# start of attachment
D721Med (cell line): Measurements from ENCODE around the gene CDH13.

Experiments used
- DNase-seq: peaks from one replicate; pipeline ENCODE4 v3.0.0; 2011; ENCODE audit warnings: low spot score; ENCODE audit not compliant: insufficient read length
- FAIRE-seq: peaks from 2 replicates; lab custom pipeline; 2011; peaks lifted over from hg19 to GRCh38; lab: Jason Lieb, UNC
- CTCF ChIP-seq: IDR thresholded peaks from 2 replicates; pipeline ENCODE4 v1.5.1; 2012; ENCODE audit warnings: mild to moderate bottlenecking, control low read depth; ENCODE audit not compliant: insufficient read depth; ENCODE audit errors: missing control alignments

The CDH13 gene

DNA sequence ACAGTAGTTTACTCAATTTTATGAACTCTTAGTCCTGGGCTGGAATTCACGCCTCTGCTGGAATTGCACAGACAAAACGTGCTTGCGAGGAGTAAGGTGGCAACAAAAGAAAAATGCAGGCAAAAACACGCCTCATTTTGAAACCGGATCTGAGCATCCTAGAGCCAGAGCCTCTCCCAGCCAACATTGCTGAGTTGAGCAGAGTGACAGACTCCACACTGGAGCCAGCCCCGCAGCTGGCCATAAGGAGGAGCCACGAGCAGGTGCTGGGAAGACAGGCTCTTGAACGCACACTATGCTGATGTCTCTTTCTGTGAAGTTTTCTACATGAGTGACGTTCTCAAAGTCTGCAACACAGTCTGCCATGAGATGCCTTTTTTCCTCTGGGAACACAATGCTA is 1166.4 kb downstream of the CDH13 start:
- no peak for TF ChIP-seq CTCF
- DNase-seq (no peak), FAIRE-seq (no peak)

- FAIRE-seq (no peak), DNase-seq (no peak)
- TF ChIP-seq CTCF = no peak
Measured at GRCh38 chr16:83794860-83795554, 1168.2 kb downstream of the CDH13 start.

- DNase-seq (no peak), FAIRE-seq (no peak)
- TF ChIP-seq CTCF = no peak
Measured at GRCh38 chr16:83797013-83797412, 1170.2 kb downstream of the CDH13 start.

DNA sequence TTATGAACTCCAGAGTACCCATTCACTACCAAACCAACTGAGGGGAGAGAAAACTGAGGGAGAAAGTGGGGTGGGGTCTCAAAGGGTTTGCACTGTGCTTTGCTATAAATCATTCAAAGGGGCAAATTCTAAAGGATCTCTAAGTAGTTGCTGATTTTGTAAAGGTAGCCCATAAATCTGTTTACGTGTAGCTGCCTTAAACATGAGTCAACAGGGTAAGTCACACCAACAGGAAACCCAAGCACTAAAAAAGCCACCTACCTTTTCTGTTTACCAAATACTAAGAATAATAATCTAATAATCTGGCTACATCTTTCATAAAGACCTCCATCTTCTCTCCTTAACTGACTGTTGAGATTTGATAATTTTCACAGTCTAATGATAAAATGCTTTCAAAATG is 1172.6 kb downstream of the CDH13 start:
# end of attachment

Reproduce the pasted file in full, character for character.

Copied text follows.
D721Med (cell line): Measurements from ENCODE around the gene CDH13.

Experiments used
- DNase-seq: peaks from one replicate; pipeline ENCODE4 v3.0.0; 2011; ENCODE audit warnings: low spot score; ENCODE audit not compliant: insufficient read length
- FAIRE-seq: peaks from 2 replicates; lab custom pipeline; 2011; peaks lifted over from hg19 to GRCh38; lab: Jason Lieb, UNC
- CTCF ChIP-seq: IDR thresholded peaks from 2 replicates; pipeline ENCODE4 v1.5.1; 2012; ENCODE audit warnings: mild to moderate bottlenecking, control low read depth; ENCODE audit not compliant: insufficient read depth; ENCODE audit errors: missing control alignments

The CDH13 gene

DNA sequence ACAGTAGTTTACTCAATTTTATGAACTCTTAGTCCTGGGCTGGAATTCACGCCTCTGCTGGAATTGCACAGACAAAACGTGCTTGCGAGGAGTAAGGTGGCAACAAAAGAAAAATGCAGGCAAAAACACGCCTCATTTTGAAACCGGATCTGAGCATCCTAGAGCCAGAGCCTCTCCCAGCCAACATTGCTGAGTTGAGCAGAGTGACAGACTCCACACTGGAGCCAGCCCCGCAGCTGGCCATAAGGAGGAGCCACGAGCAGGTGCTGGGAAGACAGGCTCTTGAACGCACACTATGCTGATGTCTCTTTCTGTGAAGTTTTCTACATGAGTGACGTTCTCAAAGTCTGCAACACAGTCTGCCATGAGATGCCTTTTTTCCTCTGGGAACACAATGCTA is 1166.4 kb downstream of the CDH13 start:
- no peak for TF ChIP-seq CTCF
- DNase-seq (no peak), FAIRE-seq (no peak)

- FAIRE-seq (no peak), DNase-seq (no peak)
- TF ChIP-seq CTCF = no peak
Measured at GRCh38 chr16:83794860-83795554, 1168.2 kb downstream of the CDH13 start.

- DNase-seq (no peak), FAIRE-seq (no peak)
- TF ChIP-seq CTCF = no peak
Measured at GRCh38 chr16:83797013-83797412, 1170.2 kb downstream of the CDH13 start.

DNA sequence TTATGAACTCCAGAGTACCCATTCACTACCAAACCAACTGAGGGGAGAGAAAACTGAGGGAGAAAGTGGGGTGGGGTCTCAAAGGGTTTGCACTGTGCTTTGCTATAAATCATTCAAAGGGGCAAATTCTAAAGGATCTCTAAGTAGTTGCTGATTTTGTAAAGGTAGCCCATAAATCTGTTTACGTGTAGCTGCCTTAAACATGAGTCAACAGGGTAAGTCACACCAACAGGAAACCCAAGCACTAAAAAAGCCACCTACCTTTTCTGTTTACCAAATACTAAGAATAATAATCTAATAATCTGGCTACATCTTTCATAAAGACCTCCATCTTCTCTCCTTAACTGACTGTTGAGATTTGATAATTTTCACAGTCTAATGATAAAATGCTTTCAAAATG is 1172.6 kb downstream of the CDH13 start: